Tuesday, 21 October 2008

Grayson Again

It sometimes seems that hardly a day passes, a TV programme issued, a radio feature broadcast, a newspaper published or a magazine issued without wise words from Grayson Perry. As far as the media goes he is hot stuff, his opinion sought, whether on art of every shape and type, or on the concept of originality (he thinks it’s overrated – and may well be right – but I suspect that’s the view of a media star). In the latest utterance (‘How we got started’, The Times, 29th September 2008), he gives as Grayson’s tip: ‘Hone your personal skills. You have all the technique and originality in the world, but if you’re not fun to be around, nobody will want to work with you. Go to openings and meet people.’

Whether this applies to artists in clay – many of whom seem to prefer the sheltered cloister and hermit’s cell rather than the social whirl – is not clear, but it suggests that it is the artist as much as the art that leads to success.


Ron said...

I agree that it does help for people to get to know the artist. It allows them a connection between the maker and the work. I hold kiln openings four times a year here at my pottery. That too allows folks to see how I live and where the work is made. I don't think you necessarily have to be "fun", but I do think you have to be genuine, sincere, and passionate about your work and life. People don't want a bunch of b.s. or art speak when I talk to them. They want to know me as a person, they connect because I have something to offer them, something unusual and unique. Many people feel they don't have any creativity or an outlet for it. I can be their link to that, or my work can.

So I'd say, yes, it is important to hone your personal skills, but more important to be yourself and be sincere. If you're not comfortable in a big city gallery situation, maybe you can invite folks out to your workshop in the country. I guarantee the people from the city will love it!

doug fitch said...

Hello Emmanuel, the Ceramic Review blog's a great idea, I look forward to watching it develop and grow as the circulation increases.

It's late and I can barely string a sentence together so this may not make sense. Absolutely Ron, I agree with all you say.

As a reclusive type I'm always rather shy at openings, but I do talk with sincerity and passion about my work and I think people are receptive to honesty. Sometimes I worry that my enthusiasm for the subject and excited ramblings may bore folk - (certainly I've become a potting bore at home) but I think generally people want to know more and a little talk about inspiration, or about a minute detail on a pot's surface brought about by contact with the flame for instance, all add to the life and aura of a pot.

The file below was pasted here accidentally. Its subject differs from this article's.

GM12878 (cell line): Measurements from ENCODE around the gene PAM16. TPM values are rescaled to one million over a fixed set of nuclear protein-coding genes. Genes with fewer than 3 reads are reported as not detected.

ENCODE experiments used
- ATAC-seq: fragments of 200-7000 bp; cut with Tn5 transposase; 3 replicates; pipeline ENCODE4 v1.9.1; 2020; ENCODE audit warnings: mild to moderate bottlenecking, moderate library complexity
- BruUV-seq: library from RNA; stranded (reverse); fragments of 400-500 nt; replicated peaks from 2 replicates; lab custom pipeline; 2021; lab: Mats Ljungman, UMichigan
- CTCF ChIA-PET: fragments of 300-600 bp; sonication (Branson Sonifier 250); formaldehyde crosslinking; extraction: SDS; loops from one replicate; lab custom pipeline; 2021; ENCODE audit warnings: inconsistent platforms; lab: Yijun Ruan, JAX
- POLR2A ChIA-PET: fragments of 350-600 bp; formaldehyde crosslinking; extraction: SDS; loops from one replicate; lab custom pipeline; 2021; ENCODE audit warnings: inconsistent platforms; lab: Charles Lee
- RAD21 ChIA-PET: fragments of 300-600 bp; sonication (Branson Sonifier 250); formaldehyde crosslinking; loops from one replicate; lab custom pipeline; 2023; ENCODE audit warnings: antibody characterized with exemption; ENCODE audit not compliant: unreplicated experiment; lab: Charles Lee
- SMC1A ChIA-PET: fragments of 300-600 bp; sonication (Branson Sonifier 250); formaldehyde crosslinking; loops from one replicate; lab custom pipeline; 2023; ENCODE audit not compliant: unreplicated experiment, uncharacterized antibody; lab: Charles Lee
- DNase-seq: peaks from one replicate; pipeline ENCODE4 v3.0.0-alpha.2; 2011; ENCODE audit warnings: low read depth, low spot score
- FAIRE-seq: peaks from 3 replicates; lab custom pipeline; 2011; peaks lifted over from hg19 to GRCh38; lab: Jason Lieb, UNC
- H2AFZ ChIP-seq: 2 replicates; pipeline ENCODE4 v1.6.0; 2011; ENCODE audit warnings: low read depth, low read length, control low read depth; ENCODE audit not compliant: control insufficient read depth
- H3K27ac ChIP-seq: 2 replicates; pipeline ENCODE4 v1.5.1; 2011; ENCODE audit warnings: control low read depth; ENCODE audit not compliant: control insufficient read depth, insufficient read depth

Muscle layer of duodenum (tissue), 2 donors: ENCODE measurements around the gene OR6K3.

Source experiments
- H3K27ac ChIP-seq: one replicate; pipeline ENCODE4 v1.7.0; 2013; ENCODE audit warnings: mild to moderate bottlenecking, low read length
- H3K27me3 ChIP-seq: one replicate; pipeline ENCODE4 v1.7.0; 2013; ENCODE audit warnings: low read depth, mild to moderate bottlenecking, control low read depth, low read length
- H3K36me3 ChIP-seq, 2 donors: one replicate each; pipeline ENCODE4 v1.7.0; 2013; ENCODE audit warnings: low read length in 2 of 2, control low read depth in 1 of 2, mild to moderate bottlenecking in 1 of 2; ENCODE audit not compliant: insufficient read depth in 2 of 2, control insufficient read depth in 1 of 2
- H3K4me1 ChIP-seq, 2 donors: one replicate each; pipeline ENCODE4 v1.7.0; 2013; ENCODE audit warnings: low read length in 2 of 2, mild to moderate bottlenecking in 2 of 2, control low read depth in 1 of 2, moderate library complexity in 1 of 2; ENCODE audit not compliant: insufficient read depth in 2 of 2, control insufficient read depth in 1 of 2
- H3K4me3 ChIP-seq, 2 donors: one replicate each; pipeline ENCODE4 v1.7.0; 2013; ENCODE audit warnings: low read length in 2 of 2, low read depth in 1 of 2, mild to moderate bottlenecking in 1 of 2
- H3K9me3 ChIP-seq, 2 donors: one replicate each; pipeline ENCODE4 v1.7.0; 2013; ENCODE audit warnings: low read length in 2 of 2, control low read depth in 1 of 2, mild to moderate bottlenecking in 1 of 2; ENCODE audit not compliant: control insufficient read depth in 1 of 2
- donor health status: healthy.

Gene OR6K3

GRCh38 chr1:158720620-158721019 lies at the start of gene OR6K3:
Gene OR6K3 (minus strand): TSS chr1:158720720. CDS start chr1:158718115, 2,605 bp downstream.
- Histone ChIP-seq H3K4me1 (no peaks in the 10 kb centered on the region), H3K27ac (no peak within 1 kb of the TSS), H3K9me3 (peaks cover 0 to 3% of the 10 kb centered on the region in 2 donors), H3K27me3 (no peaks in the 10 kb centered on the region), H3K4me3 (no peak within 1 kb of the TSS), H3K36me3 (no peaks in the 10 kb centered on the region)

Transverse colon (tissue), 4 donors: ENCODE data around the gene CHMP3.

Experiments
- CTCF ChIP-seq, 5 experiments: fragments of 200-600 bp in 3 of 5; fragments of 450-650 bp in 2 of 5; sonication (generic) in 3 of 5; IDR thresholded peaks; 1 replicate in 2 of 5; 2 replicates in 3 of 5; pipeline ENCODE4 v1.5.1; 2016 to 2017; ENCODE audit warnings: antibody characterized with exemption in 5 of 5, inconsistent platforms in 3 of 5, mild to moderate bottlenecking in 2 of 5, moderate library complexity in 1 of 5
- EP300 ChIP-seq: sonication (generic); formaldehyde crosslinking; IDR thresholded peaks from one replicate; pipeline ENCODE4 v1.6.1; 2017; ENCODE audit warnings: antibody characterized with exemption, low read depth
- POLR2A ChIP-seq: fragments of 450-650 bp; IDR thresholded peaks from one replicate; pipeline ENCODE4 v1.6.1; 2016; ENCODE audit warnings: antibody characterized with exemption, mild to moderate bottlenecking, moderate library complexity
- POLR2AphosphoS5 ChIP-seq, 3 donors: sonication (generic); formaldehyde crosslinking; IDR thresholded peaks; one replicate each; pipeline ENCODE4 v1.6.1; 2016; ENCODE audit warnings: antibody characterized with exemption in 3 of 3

I suppose as bloggers, we are all bearing our souls, often daily, meeting people and talking to them often without knowing it. I feel like I know many people very well, although we've never met in anything but the virtual world.

This goes for any of our blogs really, but Nic Collins' recent weekly web log illustrates the character of the man and his surroundings that are so evident in his work. I'm sure his work is probably more readily interpreted once the viewer is enlightened through meeting the man - his pots are an extension of himself - gnarly dudes!

I'm convinced people are not only buying the pot, they are buying a slice of the potter's life.

As a traditionalist, I look at a lot of historical pots - I would have loved to have spent a few moments with a medieval jug maker finding out what made them tick - good quality work will always stand the up by itself. I'm rambling, got to sleep, but yes, it's good to talk to people, but in a true way, with honesty. End of ramble, goodnight

Judy Shreve said...

Ron - you are spot on in your description of passion & sincerity about your work & life -- that doesn't always translate in a gallery setting - but has to translate in the work.
I'm also looking forward to seeing how the Ceramic Review blog plays out.

paul jessop said...

I read the article and thought about it in a different way.
Grayson has a point, The personality of the potter is also something that people talk about, in some cases more than they do about the pots. but it is knowing something about a particular potter that makes them talk about the potter all the more. I think the same scenario appiles in a number of fields, some Doctors crave the spot light as do some college Lecturers or scientists. these are all people with a passion for their work who are capable of expressing their thoughts in a way that other people find interesting.